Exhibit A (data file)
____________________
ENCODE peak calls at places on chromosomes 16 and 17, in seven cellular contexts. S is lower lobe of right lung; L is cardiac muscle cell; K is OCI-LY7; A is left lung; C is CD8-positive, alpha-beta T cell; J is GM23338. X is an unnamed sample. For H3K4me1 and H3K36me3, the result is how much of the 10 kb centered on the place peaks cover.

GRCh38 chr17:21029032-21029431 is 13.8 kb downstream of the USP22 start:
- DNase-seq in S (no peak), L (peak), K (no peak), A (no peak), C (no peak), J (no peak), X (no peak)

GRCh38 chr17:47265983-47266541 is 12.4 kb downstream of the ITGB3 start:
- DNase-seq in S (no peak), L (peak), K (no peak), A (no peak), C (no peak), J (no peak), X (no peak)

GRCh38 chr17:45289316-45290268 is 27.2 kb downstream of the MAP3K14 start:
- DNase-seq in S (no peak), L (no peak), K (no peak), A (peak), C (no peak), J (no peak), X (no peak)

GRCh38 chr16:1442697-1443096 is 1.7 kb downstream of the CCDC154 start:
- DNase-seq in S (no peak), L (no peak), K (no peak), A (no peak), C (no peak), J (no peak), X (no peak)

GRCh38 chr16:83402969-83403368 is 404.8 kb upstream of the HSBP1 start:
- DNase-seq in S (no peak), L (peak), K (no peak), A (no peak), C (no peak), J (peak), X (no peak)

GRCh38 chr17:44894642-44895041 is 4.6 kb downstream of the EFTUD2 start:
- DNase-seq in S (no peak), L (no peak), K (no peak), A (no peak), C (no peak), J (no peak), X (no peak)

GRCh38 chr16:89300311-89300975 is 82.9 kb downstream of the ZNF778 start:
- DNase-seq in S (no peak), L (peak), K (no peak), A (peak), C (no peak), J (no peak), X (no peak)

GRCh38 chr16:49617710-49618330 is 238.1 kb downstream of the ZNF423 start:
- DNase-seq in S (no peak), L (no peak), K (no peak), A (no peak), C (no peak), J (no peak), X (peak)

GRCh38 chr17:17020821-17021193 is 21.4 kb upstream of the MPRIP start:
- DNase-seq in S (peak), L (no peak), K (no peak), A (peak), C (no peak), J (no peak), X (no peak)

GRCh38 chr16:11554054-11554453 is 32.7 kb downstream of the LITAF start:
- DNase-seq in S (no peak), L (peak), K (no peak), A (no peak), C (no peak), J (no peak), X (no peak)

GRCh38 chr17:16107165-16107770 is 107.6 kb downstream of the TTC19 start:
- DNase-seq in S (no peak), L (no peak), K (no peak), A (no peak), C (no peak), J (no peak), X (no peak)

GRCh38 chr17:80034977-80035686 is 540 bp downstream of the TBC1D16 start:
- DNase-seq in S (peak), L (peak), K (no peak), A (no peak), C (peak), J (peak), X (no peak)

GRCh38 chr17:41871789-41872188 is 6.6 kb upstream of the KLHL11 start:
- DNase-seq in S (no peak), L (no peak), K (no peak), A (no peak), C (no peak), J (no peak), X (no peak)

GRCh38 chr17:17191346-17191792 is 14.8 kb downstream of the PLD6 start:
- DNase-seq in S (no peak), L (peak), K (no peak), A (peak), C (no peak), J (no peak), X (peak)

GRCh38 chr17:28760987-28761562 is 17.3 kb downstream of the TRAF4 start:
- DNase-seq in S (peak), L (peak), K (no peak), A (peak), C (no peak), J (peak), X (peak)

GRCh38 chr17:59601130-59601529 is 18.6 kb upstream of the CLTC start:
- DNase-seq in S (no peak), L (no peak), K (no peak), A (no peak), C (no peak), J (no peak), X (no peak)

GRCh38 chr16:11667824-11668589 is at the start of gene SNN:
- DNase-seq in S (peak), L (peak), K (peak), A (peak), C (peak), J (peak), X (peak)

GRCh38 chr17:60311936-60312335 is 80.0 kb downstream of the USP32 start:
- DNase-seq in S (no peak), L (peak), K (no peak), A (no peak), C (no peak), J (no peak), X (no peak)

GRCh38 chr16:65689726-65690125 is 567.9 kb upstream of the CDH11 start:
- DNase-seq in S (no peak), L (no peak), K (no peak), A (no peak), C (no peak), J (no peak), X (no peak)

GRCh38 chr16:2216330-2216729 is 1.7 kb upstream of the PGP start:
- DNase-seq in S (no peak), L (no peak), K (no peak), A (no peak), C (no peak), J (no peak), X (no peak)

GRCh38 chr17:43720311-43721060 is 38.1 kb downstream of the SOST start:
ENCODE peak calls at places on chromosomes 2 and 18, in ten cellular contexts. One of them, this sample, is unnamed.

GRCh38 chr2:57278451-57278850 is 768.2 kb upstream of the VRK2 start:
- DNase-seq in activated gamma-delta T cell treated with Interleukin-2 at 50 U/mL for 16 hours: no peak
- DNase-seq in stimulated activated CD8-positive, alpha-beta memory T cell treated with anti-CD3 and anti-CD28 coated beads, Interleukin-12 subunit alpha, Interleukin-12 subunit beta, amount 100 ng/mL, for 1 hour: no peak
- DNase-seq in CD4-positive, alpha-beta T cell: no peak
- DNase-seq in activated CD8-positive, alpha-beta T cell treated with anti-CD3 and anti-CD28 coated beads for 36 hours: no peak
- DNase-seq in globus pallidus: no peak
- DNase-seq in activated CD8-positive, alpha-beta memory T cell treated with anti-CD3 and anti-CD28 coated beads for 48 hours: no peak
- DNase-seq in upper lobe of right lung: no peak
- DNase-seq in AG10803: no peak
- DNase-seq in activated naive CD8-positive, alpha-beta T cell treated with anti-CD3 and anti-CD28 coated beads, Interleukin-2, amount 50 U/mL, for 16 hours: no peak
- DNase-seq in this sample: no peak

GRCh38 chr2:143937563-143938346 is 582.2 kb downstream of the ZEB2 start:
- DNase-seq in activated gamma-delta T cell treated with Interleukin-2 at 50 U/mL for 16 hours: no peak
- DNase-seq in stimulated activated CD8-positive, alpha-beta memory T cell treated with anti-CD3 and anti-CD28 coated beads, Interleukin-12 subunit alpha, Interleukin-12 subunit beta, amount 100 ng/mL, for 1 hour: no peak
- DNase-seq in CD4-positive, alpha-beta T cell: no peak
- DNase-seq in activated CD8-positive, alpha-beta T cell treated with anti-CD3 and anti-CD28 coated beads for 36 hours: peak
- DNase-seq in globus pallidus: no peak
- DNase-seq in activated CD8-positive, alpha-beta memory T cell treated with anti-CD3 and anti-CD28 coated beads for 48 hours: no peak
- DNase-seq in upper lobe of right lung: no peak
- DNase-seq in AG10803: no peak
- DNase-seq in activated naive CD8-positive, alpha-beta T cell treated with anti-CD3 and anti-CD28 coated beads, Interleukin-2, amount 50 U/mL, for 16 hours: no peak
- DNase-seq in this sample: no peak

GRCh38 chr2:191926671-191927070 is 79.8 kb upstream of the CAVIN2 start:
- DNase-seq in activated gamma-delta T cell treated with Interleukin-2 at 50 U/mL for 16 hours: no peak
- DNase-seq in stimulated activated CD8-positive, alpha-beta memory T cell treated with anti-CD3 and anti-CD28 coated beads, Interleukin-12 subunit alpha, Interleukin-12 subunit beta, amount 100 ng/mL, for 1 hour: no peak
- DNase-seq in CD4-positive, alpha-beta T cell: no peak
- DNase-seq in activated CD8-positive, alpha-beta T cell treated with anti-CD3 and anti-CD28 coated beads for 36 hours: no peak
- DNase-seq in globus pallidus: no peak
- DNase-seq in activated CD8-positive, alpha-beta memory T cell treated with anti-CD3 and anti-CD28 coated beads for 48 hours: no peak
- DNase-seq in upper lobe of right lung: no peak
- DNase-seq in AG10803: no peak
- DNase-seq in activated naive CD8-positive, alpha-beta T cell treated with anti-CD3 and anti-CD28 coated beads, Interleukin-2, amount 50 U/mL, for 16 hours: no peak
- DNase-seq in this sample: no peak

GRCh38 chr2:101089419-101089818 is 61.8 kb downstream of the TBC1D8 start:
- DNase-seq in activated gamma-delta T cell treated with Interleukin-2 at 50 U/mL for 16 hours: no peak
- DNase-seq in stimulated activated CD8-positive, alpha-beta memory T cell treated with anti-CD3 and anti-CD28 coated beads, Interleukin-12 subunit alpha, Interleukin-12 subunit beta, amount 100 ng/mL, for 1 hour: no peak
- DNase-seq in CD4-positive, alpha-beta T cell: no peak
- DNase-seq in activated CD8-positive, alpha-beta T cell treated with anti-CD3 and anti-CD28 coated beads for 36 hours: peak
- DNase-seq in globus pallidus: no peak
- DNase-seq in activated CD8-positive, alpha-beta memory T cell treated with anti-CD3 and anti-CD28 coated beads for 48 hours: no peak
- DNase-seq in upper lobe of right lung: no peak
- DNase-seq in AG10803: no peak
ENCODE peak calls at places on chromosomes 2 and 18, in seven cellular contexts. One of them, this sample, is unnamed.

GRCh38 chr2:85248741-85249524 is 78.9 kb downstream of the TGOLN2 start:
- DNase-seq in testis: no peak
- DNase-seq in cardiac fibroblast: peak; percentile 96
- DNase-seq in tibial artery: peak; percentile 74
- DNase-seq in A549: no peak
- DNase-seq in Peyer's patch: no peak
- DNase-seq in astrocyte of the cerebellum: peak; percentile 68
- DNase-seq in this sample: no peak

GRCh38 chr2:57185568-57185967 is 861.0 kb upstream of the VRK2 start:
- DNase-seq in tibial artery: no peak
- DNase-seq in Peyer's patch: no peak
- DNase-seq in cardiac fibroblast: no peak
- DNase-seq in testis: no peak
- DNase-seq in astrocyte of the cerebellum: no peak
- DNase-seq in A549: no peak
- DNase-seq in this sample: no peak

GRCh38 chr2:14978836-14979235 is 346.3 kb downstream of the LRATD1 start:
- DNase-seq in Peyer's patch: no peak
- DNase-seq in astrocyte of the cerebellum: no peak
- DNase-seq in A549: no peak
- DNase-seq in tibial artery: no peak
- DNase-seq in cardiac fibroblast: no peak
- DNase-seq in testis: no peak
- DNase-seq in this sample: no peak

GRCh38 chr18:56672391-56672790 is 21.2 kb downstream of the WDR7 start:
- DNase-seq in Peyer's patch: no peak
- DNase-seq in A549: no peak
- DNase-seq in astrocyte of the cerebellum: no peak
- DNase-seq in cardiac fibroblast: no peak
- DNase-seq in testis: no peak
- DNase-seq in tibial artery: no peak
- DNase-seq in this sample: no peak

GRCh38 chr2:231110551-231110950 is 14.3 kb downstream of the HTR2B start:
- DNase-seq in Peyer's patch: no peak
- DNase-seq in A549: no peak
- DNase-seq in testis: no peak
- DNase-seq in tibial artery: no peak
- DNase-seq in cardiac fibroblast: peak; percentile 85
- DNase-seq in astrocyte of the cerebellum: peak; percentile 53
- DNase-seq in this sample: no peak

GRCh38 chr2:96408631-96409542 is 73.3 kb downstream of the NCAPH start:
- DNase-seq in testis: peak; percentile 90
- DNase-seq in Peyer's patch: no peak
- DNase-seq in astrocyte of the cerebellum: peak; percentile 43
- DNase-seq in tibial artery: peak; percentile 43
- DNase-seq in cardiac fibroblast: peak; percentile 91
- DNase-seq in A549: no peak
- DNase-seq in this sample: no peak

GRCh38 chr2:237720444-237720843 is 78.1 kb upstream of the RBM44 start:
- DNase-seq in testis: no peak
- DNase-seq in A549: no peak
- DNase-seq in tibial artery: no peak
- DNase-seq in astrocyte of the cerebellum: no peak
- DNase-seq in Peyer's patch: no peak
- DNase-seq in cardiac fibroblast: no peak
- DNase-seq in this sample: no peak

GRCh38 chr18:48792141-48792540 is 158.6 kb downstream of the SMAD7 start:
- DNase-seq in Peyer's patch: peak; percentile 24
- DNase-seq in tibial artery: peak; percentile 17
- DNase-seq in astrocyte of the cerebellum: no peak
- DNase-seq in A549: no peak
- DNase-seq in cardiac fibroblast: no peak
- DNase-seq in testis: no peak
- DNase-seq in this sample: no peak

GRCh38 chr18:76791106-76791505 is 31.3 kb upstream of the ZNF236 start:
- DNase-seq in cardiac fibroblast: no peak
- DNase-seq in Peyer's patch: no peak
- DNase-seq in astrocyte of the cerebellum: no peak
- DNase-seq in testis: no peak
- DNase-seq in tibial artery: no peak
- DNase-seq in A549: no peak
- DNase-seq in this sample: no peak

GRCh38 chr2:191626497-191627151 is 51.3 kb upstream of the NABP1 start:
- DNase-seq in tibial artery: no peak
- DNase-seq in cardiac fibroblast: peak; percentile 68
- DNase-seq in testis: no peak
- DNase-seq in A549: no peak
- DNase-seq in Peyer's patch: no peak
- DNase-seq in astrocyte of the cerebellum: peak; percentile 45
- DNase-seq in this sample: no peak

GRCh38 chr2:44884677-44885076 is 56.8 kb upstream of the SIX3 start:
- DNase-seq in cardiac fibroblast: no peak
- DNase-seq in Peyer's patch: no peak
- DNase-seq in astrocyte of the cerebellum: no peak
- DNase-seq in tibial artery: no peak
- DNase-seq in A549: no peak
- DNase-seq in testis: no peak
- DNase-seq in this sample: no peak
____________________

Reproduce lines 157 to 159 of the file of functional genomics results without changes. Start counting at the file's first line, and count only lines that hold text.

- DNase-seq in A549: no peak
- DNase-seq in this sample: no peak

GRCh38 chr2:191626497-191627151 is 51.3 kb upstream of the NABP1 start: